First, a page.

The Bird’s The Word (2001)

Have you shopped at Spring Farms, visited the greeting parrot at the Paw Shoppe or left off photos at the One Hour Moto Photo at the shopping center at Spring and Palo Verde, and thought you were in a scene from Alfred Hitchcock’s “The Birds” set in that very parking lot?  Was there an enormous buzz that resembled the squawking of a large of birds?   If so, don’t worry.  Your ears don’t deceive.  As many who frequent this center will testify, the bird is definitely the word.
More specifically the noises are caused by 20 to 30 “Cherry Top Conyers” Parrots that live in the palm trees nearest to these three storefronts.   Many think they somehow relate to the parrot that greets customers at the Paw Shoppe, but according to Linda Hamilton, that shop’s manager, “My bird here doesn’t even notice them.”  Though many customers assume otherwise, her shop has nothing to do with these birds.

“They are green with a red top head,” thus Cherry Top.  “They’ve been here for a long time.  I have no idea where they come from,” said Hamilton.  “Some people say a breeder just lost them.  Maybe a shipment in, the cages were open and they flew out,” though Hamilton makes clear that she doesn’t subscribe to any of these theories.  “Scotty’s Pet Store used to be in here 10 years ago, down where the Postal Annex is,” but whether they came from that source is unknown to Hamilton who’s been at this location for four years.

According to Ken, manager of One Hour Moto Photo, “the birds have been around for at least five years.  They might have been dropped off by someone who freed them from their cages.  During the winter months, they spend some time at Rancho Alamitos on Bixby Hill,” apparently commuting from that site about a mile south back and forth between the shopping center.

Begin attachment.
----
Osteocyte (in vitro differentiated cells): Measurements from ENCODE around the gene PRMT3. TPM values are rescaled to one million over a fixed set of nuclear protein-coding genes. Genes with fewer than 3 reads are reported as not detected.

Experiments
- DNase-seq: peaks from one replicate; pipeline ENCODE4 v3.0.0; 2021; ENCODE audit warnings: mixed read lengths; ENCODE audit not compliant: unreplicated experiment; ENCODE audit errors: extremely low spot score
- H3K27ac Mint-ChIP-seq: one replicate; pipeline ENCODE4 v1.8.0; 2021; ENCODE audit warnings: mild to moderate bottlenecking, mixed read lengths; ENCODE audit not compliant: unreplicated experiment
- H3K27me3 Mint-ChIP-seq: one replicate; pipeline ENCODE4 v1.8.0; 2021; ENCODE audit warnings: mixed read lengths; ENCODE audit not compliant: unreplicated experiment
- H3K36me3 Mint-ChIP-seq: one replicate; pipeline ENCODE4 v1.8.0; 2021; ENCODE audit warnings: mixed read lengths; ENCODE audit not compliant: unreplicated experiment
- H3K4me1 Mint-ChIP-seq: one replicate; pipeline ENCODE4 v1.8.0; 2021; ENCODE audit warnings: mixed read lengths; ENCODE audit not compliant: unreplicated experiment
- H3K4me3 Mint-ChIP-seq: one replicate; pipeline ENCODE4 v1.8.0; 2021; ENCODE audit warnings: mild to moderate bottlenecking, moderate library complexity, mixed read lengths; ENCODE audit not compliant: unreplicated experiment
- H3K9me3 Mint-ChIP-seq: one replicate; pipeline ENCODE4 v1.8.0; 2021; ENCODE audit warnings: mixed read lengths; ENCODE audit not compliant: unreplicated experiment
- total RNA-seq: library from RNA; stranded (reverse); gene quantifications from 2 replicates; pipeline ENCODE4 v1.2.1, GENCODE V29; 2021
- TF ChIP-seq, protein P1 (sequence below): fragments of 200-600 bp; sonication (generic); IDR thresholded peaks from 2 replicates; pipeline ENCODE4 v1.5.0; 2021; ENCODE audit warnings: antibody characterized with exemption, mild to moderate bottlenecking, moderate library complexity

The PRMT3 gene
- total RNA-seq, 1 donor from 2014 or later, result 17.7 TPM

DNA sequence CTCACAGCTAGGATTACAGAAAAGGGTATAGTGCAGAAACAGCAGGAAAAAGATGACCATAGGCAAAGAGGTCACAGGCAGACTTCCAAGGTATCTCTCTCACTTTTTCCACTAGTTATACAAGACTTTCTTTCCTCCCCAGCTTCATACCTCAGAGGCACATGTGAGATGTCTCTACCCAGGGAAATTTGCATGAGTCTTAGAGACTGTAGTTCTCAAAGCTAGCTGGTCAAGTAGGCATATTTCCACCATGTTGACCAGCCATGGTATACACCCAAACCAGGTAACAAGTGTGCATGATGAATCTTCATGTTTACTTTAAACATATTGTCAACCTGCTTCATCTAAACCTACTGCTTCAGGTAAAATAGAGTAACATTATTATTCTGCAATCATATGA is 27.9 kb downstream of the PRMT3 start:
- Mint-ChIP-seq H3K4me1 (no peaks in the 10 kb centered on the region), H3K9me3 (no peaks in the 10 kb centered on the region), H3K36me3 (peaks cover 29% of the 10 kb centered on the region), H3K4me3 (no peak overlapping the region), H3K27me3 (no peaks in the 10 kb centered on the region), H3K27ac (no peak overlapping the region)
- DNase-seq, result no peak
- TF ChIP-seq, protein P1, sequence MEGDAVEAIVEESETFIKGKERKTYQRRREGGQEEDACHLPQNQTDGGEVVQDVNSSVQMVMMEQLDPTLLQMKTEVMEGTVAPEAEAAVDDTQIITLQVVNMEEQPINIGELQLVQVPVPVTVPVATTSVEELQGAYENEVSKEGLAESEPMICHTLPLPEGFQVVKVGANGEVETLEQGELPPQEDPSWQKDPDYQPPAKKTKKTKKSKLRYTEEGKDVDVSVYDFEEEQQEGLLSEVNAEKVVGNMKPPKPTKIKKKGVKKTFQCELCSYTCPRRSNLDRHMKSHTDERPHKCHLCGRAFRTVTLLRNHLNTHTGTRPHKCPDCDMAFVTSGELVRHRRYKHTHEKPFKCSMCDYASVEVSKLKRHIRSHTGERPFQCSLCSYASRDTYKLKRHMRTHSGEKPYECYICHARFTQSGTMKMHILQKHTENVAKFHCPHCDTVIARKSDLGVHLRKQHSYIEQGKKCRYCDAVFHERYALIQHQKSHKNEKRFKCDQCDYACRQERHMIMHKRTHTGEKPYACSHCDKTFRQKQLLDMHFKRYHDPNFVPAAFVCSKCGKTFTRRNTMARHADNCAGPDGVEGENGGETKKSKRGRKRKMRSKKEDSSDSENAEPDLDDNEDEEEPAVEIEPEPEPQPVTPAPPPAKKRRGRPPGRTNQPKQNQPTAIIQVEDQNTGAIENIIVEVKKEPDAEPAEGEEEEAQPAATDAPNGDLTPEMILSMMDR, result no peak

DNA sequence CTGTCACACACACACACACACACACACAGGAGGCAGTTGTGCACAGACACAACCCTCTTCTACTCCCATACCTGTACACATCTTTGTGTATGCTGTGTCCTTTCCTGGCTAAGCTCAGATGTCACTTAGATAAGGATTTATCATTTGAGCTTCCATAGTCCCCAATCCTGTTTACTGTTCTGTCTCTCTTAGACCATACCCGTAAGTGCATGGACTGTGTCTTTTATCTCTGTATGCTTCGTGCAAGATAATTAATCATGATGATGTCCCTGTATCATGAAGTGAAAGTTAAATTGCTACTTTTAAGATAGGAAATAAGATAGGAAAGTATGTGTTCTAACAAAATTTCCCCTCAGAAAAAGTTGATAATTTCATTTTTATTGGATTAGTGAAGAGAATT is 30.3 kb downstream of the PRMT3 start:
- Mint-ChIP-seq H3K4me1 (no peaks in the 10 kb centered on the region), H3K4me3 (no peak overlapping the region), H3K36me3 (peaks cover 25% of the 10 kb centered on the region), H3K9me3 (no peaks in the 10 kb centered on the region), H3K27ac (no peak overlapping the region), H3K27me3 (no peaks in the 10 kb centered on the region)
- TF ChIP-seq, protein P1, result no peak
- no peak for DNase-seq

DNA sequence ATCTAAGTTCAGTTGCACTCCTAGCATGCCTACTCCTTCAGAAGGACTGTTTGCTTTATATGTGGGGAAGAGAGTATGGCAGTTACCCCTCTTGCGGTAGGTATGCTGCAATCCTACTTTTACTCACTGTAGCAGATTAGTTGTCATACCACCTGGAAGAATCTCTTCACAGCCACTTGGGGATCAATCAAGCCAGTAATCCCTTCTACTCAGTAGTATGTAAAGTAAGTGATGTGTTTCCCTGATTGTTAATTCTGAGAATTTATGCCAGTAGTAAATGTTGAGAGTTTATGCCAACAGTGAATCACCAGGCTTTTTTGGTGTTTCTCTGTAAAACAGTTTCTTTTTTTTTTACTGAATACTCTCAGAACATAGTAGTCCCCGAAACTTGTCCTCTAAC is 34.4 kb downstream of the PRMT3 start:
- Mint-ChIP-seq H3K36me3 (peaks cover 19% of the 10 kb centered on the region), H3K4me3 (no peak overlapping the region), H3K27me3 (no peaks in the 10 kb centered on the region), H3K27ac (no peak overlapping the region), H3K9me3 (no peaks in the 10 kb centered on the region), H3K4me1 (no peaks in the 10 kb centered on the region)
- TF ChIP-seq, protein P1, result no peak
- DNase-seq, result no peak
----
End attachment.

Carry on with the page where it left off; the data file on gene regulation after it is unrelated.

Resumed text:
“When they trim the trees back, they leave, but then they come back,” said Hamilton.  “In the mornings, they’re out.  The neighbors say they fly over their homes at different times during the day.  When they find injured ones, they sometimes bring them in.  I tell them to take them to the vets.  We try and help as much as we can.”

“They’re the size of a pigeon,” said Hamilton.  “They make a racket when they fly over the this area, they squawk.  They are very noticeable.  The fly in flocks of 20 to 30 of them.  People tell me they go over their homes. They’re surprised when they find them in the trees. I’ve heard them, but when they chirp, you can’t see them.” Hamilton states that they never bother shoppers or others who use the parking lot.

Hamilton recalled one very dramatic moment this past summer.  “At around two o’clock in the afternoon, they were chirping very loudly.  Then it was very quiet.  A few minutes later, without a sound, all of them flew out of their trees at the exact same time.  All of them came out of the trees over the parking lot, it was amazing.  They made a formation, then they flew away.  Probably the chirping was when they were deciding to fly away.”

Hamilton has witnessed no similar formation of these birds since that time.  On several occasions in the past few days, their noise has been quite noticeable and within a few minutes, all is totally quiet.

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